One day in the life of Soad, who lives with her mother and bed-ridden father on the outskirts of Cairo. While bright sunlight and the sounds of the city can be made out behind the half-closed shutters, everything in the flat exudes the smell of old age, sickness and stagnation. Her mother works nights in a hospital and has barely any energy to spare during the day. Soad too is no longer young, having resigned herself to caring for her incapacitated father and putting her own life on hold. The camera patiently follows her movements and daily activities that have become routine, capturing her frustration as well as moments of great tenderness.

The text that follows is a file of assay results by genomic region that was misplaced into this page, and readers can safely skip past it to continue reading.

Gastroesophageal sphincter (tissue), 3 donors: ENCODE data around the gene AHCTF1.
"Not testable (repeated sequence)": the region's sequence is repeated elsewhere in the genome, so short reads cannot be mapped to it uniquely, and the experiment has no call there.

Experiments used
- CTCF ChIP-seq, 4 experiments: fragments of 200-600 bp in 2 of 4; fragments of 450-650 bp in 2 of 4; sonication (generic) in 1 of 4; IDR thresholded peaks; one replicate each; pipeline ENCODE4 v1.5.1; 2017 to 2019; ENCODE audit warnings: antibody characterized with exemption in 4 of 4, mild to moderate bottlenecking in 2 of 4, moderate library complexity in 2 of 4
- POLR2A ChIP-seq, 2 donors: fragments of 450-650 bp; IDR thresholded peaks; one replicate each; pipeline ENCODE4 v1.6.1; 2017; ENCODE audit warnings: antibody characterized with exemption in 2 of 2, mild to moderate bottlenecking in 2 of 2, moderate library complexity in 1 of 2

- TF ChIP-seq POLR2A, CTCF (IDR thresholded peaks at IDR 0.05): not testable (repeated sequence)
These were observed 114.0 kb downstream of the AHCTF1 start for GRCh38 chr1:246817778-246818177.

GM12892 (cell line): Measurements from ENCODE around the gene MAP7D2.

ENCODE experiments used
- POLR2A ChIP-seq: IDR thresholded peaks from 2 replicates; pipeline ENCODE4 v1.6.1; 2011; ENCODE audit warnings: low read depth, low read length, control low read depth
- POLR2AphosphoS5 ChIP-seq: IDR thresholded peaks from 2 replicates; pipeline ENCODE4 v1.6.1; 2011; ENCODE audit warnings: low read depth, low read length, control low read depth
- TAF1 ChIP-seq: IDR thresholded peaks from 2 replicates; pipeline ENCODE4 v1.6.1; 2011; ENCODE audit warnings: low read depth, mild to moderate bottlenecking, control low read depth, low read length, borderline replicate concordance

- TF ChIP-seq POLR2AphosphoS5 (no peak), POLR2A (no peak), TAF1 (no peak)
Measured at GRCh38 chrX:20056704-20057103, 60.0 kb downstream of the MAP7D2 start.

Hala Lotfy’s impressive debut focuses on the relationship between light and shadow, within and without, life and death. Coming Forth by Day, the idea of emerging into light, is the literal translation of the title of the ancient Egyptian Book of the Dead. Soad’s longing is palpably directed outside. But when she leaves the flat in the evening and wanders alone through Cairo by night, it becomes clear just how far she has already distanced herself from her own needs. And yet at the end of the night begins a new day that may still bring change.